Banks, Financial Services, Latvia

International Internet Magazine. Baltic States news & analytics Saturday, 19.10.2019, 23:05

Government increases license fees for non-bank lenders

BC, Riga, 08.10.2019.Print version
The Cabinet of Ministers on Tuesday approved a significant increase in license fees for non-bank lenders, informed LETA.

The government today supported the Economics Ministry's amendments to the Regulations Regarding the Procedures by Which a Special Permit for the Provision of Consumer Credit Services Is Issued.


The amendments increase the state fee for licenses issued to non-bank lenders from EUR 71,140 to EUR 250,000, while the annual fee for supervision of providers of lending services will be raised from EUR 14,225 to EUR 55,000.


The new requirements will enter into force on January 1, 2020. The Economics Ministry estimates that the state budget will collect an extra EUR 3 mln as a result.

The Alternative Financial Services Association of Latvia previously urged the government not to support the Economics Ministry's proposal to increase fees for non-bank lenders.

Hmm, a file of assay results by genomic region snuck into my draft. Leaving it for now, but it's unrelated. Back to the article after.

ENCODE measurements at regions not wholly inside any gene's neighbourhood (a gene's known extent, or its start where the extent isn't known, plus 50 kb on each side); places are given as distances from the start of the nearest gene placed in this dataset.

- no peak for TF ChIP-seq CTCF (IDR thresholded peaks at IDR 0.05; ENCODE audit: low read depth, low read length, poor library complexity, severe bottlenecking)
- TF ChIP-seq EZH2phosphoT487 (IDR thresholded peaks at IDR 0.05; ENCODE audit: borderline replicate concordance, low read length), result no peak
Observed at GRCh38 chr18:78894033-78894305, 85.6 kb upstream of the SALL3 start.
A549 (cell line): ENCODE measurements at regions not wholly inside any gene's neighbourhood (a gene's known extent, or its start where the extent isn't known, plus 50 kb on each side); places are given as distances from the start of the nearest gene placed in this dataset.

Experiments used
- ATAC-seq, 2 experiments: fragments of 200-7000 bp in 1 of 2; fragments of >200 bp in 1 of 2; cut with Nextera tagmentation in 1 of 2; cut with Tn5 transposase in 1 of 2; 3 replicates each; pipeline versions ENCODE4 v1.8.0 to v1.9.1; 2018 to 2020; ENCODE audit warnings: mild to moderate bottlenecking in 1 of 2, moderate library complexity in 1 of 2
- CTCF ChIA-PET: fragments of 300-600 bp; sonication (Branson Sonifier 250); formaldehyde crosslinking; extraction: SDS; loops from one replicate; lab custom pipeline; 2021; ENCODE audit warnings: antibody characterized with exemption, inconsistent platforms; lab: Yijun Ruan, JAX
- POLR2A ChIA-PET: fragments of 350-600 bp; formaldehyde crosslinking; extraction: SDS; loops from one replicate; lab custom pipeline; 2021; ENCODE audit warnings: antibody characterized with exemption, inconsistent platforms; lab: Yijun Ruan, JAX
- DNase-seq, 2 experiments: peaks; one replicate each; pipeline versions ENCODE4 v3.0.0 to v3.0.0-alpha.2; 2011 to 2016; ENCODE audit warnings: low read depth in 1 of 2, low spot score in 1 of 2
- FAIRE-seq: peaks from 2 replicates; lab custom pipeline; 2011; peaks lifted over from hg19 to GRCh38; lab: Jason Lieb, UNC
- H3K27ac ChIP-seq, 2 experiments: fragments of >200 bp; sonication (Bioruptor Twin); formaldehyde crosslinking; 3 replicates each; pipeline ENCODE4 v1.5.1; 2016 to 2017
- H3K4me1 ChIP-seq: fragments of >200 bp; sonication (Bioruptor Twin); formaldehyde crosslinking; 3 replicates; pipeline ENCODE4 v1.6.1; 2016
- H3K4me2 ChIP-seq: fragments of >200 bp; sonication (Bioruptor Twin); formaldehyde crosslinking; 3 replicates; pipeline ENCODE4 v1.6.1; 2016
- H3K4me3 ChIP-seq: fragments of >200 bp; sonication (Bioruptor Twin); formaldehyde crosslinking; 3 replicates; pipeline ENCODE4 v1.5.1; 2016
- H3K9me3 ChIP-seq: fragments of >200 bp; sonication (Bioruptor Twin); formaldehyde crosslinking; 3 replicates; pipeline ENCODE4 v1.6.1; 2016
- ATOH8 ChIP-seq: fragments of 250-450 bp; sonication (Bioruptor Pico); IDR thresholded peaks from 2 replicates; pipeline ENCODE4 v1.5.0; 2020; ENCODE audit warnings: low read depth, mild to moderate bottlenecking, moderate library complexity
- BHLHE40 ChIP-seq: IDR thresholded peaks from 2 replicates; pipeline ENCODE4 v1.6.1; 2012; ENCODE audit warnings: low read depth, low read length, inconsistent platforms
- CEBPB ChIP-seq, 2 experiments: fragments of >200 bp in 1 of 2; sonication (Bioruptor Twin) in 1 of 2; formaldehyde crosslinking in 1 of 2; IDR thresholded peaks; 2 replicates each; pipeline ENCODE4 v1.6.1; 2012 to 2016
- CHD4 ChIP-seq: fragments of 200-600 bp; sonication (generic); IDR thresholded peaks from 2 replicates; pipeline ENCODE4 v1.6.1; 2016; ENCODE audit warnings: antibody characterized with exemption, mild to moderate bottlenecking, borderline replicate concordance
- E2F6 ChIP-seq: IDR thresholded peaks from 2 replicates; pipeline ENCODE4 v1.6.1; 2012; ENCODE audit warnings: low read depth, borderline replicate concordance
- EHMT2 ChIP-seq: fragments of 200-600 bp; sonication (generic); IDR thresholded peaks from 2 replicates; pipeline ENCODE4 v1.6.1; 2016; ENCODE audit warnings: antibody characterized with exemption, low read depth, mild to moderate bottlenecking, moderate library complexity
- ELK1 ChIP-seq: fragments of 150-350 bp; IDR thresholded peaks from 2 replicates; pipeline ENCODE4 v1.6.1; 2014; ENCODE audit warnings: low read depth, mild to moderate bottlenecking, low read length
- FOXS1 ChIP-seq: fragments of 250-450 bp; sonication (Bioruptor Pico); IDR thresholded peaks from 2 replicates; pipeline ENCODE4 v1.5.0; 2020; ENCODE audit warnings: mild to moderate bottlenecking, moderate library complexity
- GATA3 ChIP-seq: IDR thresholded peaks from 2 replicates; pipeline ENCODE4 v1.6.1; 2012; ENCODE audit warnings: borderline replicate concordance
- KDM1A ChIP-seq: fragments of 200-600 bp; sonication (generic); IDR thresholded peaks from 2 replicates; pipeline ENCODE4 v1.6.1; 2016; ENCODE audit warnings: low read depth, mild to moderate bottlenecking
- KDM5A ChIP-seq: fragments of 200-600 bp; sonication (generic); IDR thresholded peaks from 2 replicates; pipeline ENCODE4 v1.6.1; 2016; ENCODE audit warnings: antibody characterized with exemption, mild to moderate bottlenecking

"Like the Competition Council, we believe that the disproportionate increase in fees proposed by the Economics Ministry can significantly limit the number of market players, forcing smaller players to leave the market or merge with the larger ones. If the state fee is raised to a quarter of a million, it is clear that no new companies will enter the market," said the association's head Gints Aboltins.


The association reminds that the latest amendments on regulations on the non-bank lending industry came into force this past July, limiting the maximum annual interest rates on loans.


"Following the recent legislative changes, several small players have already left the market. I predict that some lenders will not renew their licenses in December, as not all companies will afford such cost increases. If the government suggests to increase non-bank lenders' costs, the rules on banks also need to be revised so we could have at least a theoretical opportunity to compete," Aboltins said.







    Search site